### Lesson plan

# Line Plots: Representing the Length of Classroom Items

#### Learning Objectives

Students will be able to use a line plot to represent data.

The adjustment to the whole group lesson is a modification to differentiate for children who are English learners.

#### Introduction

*(10 minutes)*

- Review measuring items by asking students to explain how to measure using a ruler.
- Pass out rulers, and have students measure the length of their pencils.
- Record their results as numbers on the board.
- Tell students that today they're going to learn about using line plots to display the data they collect from measuring different items.
- Read aloud
*Kenley's Line Plot Graph: Another Math Adventure*by Kathleen Stone.

#### Explicit Instruction/Teacher modeling

*(10 minutes)*

- Explain to students that a
**line plot**uses a number line to show data, and that**data**is information collected about people or things. - Explain what the different parts of the line plot are, such as the title and axis label.
- Draw a line plot on chart paper.
- Write the title "Length of Pencils" at the top of the line plot and "Inches" at the bottom to label the axis.
- Ask students to look at the results from the pencil measurements and find the measurements for the shortest pencil and the longest pencil.
- Label the number line with the shortest pencil as the first mark and the longest pencil as the last mark.
- Draw an X for the length of each student's pencil in a single column above the number on the number line.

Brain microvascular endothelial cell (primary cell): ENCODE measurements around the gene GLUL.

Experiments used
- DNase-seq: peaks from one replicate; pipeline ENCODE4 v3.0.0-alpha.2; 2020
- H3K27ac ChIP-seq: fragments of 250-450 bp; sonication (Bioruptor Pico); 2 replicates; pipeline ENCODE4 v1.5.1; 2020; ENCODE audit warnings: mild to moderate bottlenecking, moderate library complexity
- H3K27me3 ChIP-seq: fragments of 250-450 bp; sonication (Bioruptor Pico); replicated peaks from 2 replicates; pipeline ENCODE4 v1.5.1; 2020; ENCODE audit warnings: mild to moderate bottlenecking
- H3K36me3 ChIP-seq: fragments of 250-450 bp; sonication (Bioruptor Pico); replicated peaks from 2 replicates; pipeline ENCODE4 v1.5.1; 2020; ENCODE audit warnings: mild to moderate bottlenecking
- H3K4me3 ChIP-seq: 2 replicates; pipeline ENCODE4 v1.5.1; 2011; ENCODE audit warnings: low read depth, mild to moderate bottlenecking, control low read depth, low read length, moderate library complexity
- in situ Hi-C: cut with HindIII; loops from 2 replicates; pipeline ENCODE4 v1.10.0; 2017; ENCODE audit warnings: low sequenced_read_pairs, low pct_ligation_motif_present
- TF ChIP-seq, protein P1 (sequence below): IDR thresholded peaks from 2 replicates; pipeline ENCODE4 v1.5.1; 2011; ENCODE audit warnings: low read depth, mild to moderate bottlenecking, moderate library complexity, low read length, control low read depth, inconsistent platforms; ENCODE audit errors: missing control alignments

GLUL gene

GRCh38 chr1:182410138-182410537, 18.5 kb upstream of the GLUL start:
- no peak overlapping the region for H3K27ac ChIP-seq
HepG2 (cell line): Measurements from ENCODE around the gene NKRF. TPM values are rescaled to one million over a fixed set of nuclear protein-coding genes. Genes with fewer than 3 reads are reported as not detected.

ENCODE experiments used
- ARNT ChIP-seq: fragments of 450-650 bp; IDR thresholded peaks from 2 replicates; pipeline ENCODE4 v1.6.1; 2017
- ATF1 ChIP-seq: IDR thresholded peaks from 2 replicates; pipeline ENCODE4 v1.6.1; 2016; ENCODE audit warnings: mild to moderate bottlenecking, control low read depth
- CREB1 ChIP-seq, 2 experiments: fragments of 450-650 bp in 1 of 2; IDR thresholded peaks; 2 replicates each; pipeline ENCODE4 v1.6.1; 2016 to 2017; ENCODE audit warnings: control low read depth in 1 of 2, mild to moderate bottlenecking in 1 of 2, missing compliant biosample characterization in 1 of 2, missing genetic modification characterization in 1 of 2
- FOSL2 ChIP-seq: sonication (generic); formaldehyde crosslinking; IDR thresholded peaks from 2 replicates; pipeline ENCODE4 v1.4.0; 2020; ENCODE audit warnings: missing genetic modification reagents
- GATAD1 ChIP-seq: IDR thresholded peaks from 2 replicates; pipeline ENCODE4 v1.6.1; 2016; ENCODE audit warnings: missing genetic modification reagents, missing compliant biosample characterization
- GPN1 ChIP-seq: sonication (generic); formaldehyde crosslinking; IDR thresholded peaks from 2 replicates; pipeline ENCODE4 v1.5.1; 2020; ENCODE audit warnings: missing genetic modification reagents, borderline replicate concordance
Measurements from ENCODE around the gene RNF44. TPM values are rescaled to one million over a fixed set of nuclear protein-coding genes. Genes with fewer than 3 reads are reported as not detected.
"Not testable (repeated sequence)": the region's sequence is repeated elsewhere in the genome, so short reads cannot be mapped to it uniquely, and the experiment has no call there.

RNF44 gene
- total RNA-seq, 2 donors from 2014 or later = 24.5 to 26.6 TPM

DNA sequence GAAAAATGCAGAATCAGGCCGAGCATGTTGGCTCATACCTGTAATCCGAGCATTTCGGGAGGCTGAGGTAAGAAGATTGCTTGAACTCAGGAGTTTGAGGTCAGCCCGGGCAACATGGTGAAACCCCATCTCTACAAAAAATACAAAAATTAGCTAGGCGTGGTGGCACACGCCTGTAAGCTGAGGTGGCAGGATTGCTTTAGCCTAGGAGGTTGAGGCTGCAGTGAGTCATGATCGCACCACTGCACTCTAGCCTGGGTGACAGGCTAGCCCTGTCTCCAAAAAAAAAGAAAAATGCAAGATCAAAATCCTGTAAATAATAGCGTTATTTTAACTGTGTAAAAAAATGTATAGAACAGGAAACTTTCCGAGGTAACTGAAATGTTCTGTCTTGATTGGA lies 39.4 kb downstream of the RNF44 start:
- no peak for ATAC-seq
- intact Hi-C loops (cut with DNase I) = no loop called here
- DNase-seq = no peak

- Discuss the line plot with students. Potential questions include: "What is the most common length of a pencil in our class? How many pencils are there in all?"

#### Guided Practice

*(10 minutes)*

- Draw a number line from 1–6, and label the axis and numbers.
- Have each student measure another person's thumb using an inch ruler.
- Record students' results on the board.
- Ask students to help come up with a title for the line plot.
- Write the title "Thumb Lengths" on top of the line plot.
- Have students come to the board and draw an X for the length of their thumbs in a single column above the number on the number line.
- Discuss the line plot by asking questions. For example: "What is the most common length of thumbs? How many thumbs are three inches long?"

#### Independent working time

*(15 minutes)*

- Instruct your students to complete the Line Plot Practice worksheet.

#### Differentiation

**Enrichment:** Direct your students to come up with their own line plots and questions for other peers to answer. Give them time to exchange worksheets and answer each other's questions.

**Support:** Instruct your students to make their own questions and survey the classroom. Have the other students mark their X themselves on the student's graph, helping the student to see that each X belongs to a person.

#### Assessment

*(5 minutes)*

- Walk around the room, and observe students as they complete the Line Plot Practice worksheet.

#### Review and closing

*(10 minutes)*

- Ask students to describe how they made a line plot today.
- Take an easy poll, such as how many pets your students have, and invite a volunteer to make a line plot on the board to represent the data.